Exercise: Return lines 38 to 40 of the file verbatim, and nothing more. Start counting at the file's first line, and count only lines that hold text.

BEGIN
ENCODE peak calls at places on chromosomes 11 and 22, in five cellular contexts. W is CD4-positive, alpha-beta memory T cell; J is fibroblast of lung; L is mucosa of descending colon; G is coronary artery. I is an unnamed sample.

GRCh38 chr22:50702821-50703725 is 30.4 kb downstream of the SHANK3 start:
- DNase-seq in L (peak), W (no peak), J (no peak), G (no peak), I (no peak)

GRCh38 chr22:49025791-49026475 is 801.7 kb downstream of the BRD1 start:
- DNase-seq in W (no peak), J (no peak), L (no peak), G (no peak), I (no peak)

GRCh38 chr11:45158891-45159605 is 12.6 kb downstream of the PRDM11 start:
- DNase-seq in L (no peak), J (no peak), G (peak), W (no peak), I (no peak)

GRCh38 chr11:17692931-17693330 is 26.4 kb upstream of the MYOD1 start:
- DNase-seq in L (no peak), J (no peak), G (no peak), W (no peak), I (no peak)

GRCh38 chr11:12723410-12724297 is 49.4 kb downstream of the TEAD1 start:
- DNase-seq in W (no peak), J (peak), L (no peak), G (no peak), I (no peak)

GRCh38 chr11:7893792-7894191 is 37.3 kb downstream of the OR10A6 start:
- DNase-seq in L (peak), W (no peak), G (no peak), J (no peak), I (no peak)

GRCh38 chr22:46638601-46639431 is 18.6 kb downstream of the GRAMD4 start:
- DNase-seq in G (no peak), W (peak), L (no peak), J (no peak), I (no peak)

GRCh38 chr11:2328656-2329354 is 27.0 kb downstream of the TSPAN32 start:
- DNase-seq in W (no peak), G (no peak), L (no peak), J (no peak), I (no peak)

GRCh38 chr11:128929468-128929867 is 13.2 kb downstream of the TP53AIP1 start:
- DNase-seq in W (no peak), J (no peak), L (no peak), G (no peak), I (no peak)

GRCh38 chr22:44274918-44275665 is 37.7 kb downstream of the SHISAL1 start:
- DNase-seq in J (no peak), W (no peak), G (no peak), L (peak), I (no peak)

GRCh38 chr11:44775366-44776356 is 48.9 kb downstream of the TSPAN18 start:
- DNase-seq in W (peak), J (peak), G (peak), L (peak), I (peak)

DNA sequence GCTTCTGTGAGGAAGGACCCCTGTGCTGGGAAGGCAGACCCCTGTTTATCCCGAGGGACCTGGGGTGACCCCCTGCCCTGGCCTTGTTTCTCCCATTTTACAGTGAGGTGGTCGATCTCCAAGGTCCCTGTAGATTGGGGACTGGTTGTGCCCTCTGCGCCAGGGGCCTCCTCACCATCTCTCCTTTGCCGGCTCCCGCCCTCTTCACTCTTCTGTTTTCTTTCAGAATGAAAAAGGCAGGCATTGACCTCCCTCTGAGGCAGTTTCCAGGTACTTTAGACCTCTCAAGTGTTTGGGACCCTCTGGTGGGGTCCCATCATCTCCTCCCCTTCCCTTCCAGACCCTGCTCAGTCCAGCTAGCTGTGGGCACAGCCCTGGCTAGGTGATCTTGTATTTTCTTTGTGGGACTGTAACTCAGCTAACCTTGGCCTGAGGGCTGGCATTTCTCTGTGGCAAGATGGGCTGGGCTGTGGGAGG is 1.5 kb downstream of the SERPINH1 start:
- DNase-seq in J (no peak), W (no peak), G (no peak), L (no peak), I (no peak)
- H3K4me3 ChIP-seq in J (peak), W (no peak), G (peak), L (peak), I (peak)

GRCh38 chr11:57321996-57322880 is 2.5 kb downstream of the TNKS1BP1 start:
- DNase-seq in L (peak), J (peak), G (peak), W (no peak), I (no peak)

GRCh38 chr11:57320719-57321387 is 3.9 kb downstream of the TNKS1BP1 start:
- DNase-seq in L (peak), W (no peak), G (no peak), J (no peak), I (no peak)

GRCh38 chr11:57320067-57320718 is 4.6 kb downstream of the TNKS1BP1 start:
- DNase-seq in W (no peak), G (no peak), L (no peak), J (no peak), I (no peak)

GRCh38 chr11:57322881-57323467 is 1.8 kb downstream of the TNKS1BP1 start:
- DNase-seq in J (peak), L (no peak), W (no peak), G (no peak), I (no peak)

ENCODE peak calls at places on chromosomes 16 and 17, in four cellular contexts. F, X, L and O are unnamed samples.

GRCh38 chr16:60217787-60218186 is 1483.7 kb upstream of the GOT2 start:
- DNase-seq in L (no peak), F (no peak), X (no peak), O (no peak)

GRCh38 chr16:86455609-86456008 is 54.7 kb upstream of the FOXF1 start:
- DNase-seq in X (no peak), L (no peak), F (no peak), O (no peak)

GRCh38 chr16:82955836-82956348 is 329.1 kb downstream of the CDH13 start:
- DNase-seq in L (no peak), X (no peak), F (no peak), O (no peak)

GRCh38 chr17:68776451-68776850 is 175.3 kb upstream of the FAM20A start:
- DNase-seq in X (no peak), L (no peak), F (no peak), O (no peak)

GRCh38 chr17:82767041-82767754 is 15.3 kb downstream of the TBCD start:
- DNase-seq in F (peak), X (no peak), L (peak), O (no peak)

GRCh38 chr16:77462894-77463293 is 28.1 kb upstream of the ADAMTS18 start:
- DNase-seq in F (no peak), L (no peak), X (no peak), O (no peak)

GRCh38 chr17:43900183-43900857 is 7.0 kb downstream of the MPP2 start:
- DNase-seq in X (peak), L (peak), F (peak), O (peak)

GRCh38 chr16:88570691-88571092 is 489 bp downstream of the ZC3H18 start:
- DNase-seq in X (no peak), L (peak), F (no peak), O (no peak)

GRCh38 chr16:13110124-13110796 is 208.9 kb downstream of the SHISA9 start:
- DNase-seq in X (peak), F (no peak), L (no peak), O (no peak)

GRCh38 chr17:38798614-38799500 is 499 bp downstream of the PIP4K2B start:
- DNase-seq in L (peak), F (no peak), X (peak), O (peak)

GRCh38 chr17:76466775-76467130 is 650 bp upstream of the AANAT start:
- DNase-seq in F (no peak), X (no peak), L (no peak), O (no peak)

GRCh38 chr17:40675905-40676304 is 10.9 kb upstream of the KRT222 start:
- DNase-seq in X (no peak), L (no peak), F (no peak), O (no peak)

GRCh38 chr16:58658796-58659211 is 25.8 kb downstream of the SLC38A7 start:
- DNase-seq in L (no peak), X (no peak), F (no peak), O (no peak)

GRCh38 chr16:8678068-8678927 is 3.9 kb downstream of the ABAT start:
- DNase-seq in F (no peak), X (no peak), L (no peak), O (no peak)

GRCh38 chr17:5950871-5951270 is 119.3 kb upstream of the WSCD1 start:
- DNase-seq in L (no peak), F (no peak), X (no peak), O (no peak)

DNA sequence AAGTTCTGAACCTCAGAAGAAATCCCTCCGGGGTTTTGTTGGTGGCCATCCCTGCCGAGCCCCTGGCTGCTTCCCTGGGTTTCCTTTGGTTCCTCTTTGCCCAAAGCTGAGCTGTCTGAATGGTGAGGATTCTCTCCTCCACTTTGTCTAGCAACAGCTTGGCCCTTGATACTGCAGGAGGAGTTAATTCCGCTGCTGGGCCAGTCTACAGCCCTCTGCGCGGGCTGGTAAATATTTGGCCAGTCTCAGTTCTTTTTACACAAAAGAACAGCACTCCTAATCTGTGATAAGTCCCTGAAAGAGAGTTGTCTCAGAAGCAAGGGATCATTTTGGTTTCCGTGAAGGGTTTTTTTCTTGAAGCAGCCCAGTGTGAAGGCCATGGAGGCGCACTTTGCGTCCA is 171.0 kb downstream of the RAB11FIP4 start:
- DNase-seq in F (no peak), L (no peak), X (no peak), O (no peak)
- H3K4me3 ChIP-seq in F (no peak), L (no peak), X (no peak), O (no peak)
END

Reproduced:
GRCh38 chr16:86455609-86456008 is 54.7 kb upstream of the FOXF1 start:
- DNase-seq in X (no peak), L (no peak), F (no peak), O (no peak)

GRCh38 chr16:82955836-82956348 is 329.1 kb downstream of the CDH13 start: